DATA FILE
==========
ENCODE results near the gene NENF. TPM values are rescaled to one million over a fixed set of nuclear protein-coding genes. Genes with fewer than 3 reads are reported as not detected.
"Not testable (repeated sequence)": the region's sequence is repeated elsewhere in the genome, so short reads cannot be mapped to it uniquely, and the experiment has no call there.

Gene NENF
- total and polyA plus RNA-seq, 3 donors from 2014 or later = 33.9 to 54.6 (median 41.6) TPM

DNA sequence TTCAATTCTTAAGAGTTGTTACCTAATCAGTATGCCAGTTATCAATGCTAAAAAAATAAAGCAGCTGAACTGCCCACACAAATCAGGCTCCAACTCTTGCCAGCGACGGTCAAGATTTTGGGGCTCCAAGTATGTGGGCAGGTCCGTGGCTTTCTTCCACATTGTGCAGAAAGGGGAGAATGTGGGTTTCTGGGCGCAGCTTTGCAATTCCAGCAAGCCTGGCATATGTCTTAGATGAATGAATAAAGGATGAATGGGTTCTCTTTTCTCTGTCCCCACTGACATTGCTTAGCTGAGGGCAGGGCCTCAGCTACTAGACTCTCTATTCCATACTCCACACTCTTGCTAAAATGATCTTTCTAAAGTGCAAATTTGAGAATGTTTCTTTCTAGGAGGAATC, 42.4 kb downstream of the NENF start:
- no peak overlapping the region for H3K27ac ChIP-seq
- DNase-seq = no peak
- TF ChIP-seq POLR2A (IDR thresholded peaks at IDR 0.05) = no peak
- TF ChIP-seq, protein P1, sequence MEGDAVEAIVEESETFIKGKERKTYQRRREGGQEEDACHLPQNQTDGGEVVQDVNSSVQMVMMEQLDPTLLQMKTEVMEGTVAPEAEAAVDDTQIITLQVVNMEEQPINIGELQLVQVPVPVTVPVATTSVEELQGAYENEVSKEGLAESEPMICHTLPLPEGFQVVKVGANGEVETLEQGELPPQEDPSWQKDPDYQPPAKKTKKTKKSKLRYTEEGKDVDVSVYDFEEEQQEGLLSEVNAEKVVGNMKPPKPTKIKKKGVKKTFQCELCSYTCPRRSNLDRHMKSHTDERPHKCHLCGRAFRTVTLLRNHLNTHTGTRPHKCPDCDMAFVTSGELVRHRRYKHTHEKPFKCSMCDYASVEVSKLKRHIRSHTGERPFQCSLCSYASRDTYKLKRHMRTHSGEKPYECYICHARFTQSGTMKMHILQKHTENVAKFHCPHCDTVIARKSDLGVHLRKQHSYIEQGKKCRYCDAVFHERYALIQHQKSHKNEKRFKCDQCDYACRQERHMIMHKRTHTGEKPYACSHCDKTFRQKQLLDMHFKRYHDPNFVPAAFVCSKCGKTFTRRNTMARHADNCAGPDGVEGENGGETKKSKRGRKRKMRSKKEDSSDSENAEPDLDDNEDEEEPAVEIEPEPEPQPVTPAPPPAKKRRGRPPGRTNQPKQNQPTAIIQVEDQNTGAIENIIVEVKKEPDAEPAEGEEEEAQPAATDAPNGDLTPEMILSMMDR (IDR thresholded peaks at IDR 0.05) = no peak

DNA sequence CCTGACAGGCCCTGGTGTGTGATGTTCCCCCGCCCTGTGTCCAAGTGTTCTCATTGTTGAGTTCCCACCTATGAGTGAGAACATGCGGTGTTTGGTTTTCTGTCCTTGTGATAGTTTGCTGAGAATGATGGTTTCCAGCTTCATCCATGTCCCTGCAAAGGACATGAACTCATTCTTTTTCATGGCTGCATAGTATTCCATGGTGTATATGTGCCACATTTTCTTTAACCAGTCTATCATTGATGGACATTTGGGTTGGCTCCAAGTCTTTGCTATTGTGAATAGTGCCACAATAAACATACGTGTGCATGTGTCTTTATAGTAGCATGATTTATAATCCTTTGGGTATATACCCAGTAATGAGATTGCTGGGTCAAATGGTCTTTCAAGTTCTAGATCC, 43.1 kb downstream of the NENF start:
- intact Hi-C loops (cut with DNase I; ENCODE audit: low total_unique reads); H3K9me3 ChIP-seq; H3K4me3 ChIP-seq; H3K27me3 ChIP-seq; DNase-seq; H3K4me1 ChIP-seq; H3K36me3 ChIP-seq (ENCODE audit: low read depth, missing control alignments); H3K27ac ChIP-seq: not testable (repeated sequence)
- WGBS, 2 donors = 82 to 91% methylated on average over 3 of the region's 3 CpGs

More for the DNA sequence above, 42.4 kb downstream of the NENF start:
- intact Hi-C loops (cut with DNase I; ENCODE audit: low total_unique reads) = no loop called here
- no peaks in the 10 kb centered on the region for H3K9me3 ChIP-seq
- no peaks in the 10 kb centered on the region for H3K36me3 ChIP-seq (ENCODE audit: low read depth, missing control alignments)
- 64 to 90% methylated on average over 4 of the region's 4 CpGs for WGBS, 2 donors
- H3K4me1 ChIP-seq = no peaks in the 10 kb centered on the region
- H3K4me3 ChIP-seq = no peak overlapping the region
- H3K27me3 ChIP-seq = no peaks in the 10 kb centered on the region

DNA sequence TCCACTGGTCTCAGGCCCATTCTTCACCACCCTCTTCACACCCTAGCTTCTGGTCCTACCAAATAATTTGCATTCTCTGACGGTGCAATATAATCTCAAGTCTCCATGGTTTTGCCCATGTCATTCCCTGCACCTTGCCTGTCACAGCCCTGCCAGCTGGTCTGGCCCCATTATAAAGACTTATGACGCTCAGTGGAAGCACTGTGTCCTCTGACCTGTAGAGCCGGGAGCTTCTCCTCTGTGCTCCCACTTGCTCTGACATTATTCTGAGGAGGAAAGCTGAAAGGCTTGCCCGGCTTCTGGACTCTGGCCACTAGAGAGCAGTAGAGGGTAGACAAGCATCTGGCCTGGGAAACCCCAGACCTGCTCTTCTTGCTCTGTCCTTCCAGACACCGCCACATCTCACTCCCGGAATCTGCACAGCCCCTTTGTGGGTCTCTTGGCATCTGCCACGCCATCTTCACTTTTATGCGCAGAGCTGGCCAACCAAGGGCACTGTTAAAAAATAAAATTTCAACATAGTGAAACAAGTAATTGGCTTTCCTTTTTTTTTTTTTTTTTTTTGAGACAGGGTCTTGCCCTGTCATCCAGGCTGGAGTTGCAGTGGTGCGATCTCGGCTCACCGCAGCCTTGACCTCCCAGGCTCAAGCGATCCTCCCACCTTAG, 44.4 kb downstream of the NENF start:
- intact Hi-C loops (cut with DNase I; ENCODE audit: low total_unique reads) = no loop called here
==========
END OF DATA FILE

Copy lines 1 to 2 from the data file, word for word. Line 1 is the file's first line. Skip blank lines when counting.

ENCODE results near the gene NENF. TPM values are rescaled to one million over a fixed set of nuclear protein-coding genes. Genes with fewer than 3 reads are reported as not detected.
"Not testable (repeated sequence)": the region's sequence is repeated elsewhere in the genome, so short reads cannot be mapped to it uniquely, and the experiment has no call there.